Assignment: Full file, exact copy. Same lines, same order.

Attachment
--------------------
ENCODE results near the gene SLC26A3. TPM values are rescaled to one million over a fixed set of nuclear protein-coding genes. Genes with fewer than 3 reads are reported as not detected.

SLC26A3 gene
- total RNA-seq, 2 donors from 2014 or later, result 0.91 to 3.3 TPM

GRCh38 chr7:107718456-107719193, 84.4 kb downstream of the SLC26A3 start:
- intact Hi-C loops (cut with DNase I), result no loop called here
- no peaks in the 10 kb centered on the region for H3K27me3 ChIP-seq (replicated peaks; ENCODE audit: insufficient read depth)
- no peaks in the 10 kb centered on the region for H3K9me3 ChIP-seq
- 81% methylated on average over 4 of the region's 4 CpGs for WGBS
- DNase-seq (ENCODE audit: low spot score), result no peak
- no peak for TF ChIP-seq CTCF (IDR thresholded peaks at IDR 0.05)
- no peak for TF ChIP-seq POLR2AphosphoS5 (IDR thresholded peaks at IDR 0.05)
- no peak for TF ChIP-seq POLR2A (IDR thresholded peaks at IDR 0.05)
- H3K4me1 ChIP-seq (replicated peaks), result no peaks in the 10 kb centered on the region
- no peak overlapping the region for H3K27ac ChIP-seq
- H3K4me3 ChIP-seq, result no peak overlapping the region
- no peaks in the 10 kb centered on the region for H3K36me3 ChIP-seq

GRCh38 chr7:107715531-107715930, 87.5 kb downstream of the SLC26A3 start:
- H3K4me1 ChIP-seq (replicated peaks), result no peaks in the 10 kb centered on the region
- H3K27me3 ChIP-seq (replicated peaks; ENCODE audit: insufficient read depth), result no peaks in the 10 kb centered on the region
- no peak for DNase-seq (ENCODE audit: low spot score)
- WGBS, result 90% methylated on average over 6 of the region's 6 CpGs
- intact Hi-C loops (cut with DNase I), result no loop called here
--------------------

ENCODE results near the gene SLC26A3. TPM values are rescaled to one million over a fixed set of nuclear protein-coding genes. Genes with fewer than 3 reads are reported as not detected.

SLC26A3 gene
- total RNA-seq, 2 donors from 2014 or later, result 0.91 to 3.3 TPM

GRCh38 chr7:107718456-107719193, 84.4 kb downstream of the SLC26A3 start:
- intact Hi-C loops (cut with DNase I), result no loop called here
- no peaks in the 10 kb centered on the region for H3K27me3 ChIP-seq (replicated peaks; ENCODE audit: insufficient read depth)
- no peaks in the 10 kb centered on the region for H3K9me3 ChIP-seq
- 81% methylated on average over 4 of the region's 4 CpGs for WGBS
- DNase-seq (ENCODE audit: low spot score), result no peak
- no peak for TF ChIP-seq CTCF (IDR thresholded peaks at IDR 0.05)
- no peak for TF ChIP-seq POLR2AphosphoS5 (IDR thresholded peaks at IDR 0.05)
- no peak for TF ChIP-seq POLR2A (IDR thresholded peaks at IDR 0.05)
- H3K4me1 ChIP-seq (replicated peaks), result no peaks in the 10 kb centered on the region
- no peak overlapping the region for H3K27ac ChIP-seq
- H3K4me3 ChIP-seq, result no peak overlapping the region
- no peaks in the 10 kb centered on the region for H3K36me3 ChIP-seq

GRCh38 chr7:107715531-107715930, 87.5 kb downstream of the SLC26A3 start:
- H3K4me1 ChIP-seq (replicated peaks), result no peaks in the 10 kb centered on the region
- H3K27me3 ChIP-seq (replicated peaks; ENCODE audit: insufficient read depth), result no peaks in the 10 kb centered on the region
- no peak for DNase-seq (ENCODE audit: low spot score)
- WGBS, result 90% methylated on average over 6 of the region's 6 CpGs
- intact Hi-C loops (cut with DNase I), result no loop called here